guest column

Houston innovators: Tips for turning your product idea into a reality

Product development is not easy, and there's no one right way to go about it. Here are some tips and considerations to take into account. Photo via Getty Images

Successful entrepreneurs are strategic business people. It is one thing to conceive an idea and another to know how to bring it to the market. In a competitive world, you must learn to think ahead of other entrepreneurs. This is the only way to stay on top of your game.

Here’s a guide on how you can pursue that great idea.

How to go about your product idea development if it’s not your primary business

Not every product developer or inventor designs products for a living. It may be the case that product development is a side-hustle for you. However, you should look before you leap. It is not in your best interest to dive straight into product development without first mapping out a plan.

The first step is to carry out comprehensive research on the product you want to design. Online, there's an abundance of information on similar products. Also, you get to see companies that have tried to create similar products and failed. Take out a notepad and write down why they failed.

Next is to find how to include such a project in your schedule. You must be able to keep track of the progress and also set milestones. In addition, new developers must learn to measure gaps in their skills and resources. So, you can write out what you need to do to cover these lapses.

After you have learned the basics of developing a new product, you should talk to experienced developers to guide you. Just make sure that your notes and reference materials are organized.

Later on, you can develop a plan with milestones where you have to define your responsibilities. You must make a list of one-time and recurring tasks to see what can be delegated or outsourced.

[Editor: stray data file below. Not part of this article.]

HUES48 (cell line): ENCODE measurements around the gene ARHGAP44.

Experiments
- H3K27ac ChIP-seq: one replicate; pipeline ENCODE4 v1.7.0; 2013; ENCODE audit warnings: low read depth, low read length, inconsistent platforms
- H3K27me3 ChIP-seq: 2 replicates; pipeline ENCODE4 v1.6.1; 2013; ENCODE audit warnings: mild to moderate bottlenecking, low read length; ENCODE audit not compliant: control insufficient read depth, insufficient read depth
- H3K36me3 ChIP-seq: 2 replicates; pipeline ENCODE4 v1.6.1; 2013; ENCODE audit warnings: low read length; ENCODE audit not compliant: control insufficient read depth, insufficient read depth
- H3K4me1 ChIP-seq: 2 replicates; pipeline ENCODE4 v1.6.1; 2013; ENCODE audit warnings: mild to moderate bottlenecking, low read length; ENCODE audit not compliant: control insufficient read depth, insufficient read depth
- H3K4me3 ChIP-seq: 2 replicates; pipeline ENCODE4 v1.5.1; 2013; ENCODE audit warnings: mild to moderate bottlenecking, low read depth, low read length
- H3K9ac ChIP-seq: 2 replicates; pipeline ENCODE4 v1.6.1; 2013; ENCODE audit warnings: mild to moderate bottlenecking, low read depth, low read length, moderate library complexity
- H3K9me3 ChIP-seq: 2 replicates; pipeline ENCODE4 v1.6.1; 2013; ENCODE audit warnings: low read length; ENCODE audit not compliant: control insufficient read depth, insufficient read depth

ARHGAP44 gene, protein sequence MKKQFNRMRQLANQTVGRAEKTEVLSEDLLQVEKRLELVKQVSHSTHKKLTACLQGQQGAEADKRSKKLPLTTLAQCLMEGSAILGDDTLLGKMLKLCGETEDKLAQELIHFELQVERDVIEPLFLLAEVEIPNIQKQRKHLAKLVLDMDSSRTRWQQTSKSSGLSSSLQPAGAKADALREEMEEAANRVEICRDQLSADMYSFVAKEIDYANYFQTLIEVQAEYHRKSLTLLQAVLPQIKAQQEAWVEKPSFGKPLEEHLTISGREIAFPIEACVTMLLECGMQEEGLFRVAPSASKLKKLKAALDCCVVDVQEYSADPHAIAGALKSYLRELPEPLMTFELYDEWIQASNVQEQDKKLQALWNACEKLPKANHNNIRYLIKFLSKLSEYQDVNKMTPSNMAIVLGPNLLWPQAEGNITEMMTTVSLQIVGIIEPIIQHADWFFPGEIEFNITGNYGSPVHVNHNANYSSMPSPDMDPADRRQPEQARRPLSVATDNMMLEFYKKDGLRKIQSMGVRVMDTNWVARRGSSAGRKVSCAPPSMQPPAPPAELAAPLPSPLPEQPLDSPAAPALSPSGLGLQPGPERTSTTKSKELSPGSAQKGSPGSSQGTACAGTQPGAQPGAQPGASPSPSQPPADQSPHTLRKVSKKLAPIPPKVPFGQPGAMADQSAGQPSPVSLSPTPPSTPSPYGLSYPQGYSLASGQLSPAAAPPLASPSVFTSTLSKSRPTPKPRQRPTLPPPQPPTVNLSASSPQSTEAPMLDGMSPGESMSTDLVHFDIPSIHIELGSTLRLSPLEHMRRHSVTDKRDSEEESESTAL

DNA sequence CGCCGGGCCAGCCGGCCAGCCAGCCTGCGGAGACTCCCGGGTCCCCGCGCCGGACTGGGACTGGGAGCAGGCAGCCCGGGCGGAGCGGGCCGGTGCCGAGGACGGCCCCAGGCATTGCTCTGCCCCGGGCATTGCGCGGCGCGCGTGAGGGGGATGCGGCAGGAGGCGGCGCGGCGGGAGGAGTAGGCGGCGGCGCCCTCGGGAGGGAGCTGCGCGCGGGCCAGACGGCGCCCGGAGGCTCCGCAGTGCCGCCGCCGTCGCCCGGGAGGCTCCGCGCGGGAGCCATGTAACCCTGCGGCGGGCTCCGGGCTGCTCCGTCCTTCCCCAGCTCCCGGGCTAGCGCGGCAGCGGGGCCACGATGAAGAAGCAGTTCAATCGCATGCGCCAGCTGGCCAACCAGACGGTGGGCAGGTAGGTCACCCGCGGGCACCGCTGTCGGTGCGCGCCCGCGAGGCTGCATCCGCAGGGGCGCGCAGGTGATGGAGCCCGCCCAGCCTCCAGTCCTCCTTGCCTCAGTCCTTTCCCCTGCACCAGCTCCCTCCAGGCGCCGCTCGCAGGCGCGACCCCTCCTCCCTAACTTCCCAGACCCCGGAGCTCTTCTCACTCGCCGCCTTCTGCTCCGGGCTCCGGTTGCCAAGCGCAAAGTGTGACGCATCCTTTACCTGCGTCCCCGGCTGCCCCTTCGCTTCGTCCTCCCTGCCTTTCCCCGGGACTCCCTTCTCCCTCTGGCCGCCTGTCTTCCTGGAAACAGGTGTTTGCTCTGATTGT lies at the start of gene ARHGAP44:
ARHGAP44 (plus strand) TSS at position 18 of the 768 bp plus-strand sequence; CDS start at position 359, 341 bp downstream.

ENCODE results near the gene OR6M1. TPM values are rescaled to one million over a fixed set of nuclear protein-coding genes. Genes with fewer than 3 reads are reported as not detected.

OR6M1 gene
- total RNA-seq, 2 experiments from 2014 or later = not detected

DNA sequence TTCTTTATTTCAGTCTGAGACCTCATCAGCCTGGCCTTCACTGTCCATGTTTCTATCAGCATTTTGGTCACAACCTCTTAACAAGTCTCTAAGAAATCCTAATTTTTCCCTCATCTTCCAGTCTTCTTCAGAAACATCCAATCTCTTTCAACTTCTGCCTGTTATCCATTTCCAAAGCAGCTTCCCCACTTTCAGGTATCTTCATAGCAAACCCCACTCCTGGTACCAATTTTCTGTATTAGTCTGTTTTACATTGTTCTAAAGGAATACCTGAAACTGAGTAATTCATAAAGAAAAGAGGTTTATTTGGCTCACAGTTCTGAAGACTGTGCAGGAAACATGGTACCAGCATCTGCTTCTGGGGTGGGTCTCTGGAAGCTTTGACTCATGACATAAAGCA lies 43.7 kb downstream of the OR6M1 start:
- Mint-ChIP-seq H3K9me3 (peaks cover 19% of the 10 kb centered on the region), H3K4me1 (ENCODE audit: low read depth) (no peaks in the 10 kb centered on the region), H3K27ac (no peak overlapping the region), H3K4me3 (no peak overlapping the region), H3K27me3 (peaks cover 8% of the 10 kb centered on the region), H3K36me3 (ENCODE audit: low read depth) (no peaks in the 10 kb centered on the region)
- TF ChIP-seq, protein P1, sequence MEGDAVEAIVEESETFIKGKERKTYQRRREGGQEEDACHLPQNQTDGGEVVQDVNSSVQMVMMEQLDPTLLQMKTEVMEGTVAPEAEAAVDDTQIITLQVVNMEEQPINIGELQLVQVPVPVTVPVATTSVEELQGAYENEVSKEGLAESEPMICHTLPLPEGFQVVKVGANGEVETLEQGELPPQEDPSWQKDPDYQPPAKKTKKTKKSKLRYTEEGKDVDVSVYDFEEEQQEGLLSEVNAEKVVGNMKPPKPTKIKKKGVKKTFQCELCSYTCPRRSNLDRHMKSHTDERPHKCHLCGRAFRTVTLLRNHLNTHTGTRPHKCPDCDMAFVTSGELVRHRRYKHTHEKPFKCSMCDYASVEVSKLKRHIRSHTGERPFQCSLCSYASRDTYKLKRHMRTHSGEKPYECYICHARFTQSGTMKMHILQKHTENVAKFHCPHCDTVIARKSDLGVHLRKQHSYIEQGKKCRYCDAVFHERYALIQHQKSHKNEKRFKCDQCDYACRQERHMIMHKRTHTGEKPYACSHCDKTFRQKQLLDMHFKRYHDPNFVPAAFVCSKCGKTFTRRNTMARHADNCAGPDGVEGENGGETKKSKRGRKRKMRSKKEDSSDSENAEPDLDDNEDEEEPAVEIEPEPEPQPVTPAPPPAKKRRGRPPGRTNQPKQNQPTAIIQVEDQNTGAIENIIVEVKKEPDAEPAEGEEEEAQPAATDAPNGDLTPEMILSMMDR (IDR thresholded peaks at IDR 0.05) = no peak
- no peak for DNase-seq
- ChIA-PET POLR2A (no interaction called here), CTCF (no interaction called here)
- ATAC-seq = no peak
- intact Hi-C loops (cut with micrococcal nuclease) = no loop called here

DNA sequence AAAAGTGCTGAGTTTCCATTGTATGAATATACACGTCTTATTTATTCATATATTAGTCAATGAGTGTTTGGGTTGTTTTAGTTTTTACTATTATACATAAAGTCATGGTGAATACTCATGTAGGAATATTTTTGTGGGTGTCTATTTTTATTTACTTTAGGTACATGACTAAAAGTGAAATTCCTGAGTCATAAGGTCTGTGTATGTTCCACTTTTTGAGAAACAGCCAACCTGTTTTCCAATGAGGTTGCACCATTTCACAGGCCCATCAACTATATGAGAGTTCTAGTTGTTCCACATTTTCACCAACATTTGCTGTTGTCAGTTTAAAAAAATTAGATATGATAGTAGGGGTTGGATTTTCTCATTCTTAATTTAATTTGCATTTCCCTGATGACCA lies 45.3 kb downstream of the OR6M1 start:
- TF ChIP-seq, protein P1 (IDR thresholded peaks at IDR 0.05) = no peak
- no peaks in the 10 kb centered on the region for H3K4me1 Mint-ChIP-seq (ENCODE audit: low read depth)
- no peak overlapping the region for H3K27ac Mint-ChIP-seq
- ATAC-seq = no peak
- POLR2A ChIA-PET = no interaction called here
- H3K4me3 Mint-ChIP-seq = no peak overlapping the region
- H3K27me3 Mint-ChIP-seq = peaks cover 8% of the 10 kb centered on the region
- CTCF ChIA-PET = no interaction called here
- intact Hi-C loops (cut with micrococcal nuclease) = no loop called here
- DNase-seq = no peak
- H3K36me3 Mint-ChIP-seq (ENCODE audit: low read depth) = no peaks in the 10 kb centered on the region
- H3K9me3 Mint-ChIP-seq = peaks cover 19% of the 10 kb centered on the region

How to determine if your idea is worth it

It is unwise to spend time, energy, and resources on a project that will most likely not materialize right from the onset. Hence, you should probe the potential of a product and know if the idea is worth pursuing.

First, new developers ought to do a proper guestimate on the market size of a product. You've got to determine the Total Addressable Market (TAM) and the Serviceable Addressable Market (SAM). But note that these are not the only indexes to guestimate. Once the guestimation is done, you should estimate your potential sales and profits. This is a smart way of decoding what amount to pump into your project as capital. And don't hesitate to check out market data about trends looking upward.

If your products have already been developed, you should try to sell them on platforms like Etsy or launch a Kickstarter. This process is called Pretotyping or pre-sale launch. You are merely testing the interests of potential customers and acceptance of your products on the internet.

​How to develop a plan for creating a product

Having a plan helps you achieve your goals faster as an entrepreneur. If you are set to draw out a plan for your project, using the LA New Production Development Team's product development map is a good idea. Also, some pre and post-production activities and expenses will go a long way in determining the success of your product. Some of these considerations include legal, marketing, and other factors.